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A Reader's Guide

The Bookshop

A beautiful book, a perfect little gem.” —BBC “Kaleidoscope

Penelope Fitzgerald’s second novel, her first to be short-listed for England’s prestigious Booker Prize, is set in the small East Anglian town of Hardborough in 1959. In this “island between sea and river,” Florence Green, a middle-aged widow with “a kind heart” —decides to open a bookshop in a long-unused, five-hundred-year-old property, the Old House.

Florence does not anticipate the ruthless opposition of Violet Gamart, who dreams of her own Hardborough Centre for Music and the Arts in the Old House and will not countenance any contenders for cultural first lady. As the battle heats up, Florence must contend not only with Violet Gamart and her cohorts, but with a poltergeist and forces of nature as well. Florence’s own allies are few and oddly matched: the eleven-year-old Christine Gipping; Mr. Raven, the wise marshman; and the reclusive local squire, Mr. Brundish.

Fitzgerald casts a cool, sympathetic eye on this small-town battleground, on its often comically animated residents, and on one courageous woman’s quest for principled self-fulfillment. The Bookshop is, in every way, “a marvelously piercing fiction.” (Times Literary Supplement)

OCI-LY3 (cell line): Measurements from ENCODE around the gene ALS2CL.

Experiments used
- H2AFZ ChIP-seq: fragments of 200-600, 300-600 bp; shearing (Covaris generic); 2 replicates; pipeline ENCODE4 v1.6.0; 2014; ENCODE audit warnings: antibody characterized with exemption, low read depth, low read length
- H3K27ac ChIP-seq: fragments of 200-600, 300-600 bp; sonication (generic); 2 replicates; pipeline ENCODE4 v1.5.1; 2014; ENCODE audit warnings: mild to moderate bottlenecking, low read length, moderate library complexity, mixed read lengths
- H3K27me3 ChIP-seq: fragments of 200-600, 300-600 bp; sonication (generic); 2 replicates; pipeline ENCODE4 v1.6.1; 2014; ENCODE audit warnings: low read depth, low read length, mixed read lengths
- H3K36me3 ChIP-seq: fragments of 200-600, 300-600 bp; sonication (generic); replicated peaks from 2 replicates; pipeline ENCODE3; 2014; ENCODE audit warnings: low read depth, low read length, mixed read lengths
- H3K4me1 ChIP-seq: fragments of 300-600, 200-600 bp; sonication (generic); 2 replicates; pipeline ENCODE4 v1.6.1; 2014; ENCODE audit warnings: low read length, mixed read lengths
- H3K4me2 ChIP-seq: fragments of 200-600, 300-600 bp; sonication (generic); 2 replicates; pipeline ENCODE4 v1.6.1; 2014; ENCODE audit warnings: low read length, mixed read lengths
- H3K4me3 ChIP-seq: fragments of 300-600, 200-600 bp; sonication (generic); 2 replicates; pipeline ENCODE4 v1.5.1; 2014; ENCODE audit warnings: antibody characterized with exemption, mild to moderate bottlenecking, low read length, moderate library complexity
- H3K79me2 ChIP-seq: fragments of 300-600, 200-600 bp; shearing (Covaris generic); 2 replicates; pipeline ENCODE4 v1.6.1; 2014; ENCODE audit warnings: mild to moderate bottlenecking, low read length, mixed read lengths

Questions for Discussion

We hope the following questions will stimulate discussion for reading groups and, for every reader, provide a deeper understanding of The Bookshop.

1. What forces and motivations lead Florence Green to establish her bookshop in such an unpromising location as Hardborough? What forces and motivations are ranged against her? Could she have anticipated, effectively battled, and overcome those forces?

2. The image of the heron and the eel on the novel’s first page reappears later in the novel. How does this image relate to Fitzgerald’s statement about Florence Green: “She blinded her-self, in short, by pretending for a while that human beings are not divided into exterminators and exterminatees, with the former, at any given moment, predominating”? Are other images related to the theme of “exterminators and exterminatees”?

3. Referring to Violet Gamart, Mr. Brundish distinguishes between force and power. Is the implication that force cannot dislodge Florence, but power can? What constitutes Violet Gamart’s power and what forces does she bring to bear on Florence? In what ways does Florence try to resist Mrs. Gamart’s power?

4. Why do Mr. Raven and Mr. Brundish admire and support Florence, however ineffectually? What is the significance of these two remaining representatives of the old ways being unable to protect Florence and themselves against the machinations of the new society?

5. Does Christine Gipping embody the values, attitudes, and expectations of Hardborough’s society? Is it merely that, “Like all the Hardborough children, she had learned to endure”? Whatare the defining features and consequences of her relationship with Florence?

6. Of Milo North, Fitzgerald writes: “Gentleness is not kindness. His fluid personality tested and stole into the weak places of others until it found it could settle down to its own advantage.” What weak places in Florence and others does Milo find to exploit, and what advantage does he gain? How may we explain Florence’s misjudgment of Milo?